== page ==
This took place west of Cu Roi’s stronghold; and the Cu Chulainn knew that it was he who had brought him to shame and he held converse with the woman Blathnat, for he had loved her even before she was brought over sea; she was a daughter of Iuchna king of the Fir Falgae (Men of Falga), that is, they were a ”sea-wall” in the islands of the sea. He made a tryst with her again in the west on the night of Samain.
Moreover, a province of the Erainn set forth to go with Cu Chulainn. It was on that day Blathnat advised Cu Roi that he should build a splendid enclosure for his stronghold of every pillar-stone standing or lying in Ireland. The Clan Dedad set out one day for the building of the stronghold, so that he was all alone in his fortress on that day. There was an agreement between Blathnat and Cu Chulainn, namely, to pour the milk of Iuchna’s cows down the river in the direction of the Ulstermen, so that the river might be white when she was bathing Cu Roi.
So it was done. It was poured down to them, and the river then became ”Finnglas (White Flecked).” She then began lousing his head in front of the stronghold
”Come into the stronghold,” said she, ”and get washed before the hosts come back with their burdens of stones.” Just then he lifted up his head and saw the host of Ulster coming towards him along the glen, both foot and horse ”Who are those yonder, woman?” said Cu Roi. ”Thy people,” said Blathnat, ”with the stones and oak for building the stronghold ”If they are oaks, ’tis swiftly they travel; it is a triumph, if they are stones,” said Cu Roi.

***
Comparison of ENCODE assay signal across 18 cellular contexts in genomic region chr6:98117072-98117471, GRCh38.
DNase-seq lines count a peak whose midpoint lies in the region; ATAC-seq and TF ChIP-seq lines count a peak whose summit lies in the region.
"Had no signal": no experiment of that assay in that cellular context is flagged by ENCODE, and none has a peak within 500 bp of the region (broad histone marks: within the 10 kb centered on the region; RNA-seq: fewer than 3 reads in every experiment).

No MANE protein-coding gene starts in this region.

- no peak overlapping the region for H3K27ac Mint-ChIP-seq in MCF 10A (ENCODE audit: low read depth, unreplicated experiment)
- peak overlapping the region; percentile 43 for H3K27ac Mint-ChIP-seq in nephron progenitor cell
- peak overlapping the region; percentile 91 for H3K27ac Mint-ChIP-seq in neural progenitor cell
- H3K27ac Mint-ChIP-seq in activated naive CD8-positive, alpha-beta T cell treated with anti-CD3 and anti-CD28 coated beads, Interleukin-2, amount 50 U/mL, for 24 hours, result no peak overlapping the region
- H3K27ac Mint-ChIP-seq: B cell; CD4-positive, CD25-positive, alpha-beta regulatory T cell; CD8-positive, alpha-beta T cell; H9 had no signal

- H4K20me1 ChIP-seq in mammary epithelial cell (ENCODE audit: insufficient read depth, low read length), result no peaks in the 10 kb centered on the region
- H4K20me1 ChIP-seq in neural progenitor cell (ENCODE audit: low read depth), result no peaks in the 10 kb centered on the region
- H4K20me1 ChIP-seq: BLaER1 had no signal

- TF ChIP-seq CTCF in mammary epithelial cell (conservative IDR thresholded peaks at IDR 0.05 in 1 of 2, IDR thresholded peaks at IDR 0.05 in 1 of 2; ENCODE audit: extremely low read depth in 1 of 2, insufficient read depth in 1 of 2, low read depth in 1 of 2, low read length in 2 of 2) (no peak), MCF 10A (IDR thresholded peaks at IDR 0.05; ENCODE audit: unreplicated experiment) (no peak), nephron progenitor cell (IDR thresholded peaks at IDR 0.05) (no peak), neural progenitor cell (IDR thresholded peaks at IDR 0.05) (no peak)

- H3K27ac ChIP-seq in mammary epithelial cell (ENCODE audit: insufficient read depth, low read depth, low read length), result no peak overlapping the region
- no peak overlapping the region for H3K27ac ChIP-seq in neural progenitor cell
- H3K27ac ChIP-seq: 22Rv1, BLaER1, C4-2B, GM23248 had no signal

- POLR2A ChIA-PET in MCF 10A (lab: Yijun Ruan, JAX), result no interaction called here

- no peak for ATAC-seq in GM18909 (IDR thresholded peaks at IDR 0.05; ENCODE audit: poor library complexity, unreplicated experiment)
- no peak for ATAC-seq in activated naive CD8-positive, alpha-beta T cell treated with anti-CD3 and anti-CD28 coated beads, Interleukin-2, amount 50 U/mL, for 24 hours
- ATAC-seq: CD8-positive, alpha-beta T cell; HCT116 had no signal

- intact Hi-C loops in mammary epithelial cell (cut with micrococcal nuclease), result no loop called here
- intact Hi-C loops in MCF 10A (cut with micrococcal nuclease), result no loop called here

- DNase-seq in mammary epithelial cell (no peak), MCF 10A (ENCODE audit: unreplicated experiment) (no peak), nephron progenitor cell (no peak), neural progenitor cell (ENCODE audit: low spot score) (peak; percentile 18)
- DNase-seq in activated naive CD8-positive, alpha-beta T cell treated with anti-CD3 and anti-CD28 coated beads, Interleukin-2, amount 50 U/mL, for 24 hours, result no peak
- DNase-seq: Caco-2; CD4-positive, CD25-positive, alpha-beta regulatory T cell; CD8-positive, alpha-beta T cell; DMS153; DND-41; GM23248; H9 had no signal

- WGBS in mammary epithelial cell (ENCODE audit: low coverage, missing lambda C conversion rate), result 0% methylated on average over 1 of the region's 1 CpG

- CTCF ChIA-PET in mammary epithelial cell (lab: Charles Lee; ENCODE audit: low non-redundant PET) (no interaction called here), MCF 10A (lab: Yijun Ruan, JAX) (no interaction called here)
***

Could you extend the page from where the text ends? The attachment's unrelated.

He raised his head again and continued to scan them. ”Who are these?” said he.
of kine and cattle,” said she.
If they are cattle, so that they are cattle,
They are not herds of lean kine.
There is a little man brandishing a sword
the back of every cow.
Cu Roi went inside, and the woman bathed him, and she bound his hair to the
bedposts and rails, and took his sword out of its scabbard and threw open the
stronghold. He heard naught, however, until the Ulstermen had filled the house,
and had fallen upon him. He rose up straightway against them, and slew a hundred
of them with kicks and blows of his fists. An attendant who was within rose up
against them and slew thirty of them. Thereof it was sung:
Though the attendant of the prince,
He was skilled at the battle-game,
He slew thirty armed men,
he let himself be slain.
first came at the cry, whereof it was said:
Senfiacal came first;
He slew a hundred men of the host.
Though great was the might of his combat,
got his death through Cu
Cairbre Cuanach came upon them:
Cairbre Cuanach came upon them.
He slew a hundred men, a mighty encounter,
He would have grappled with Conchobar,
If the monster-abounding sea had not drowned him.
is to say, when he was contending with Conchobar, he saw his stronghold in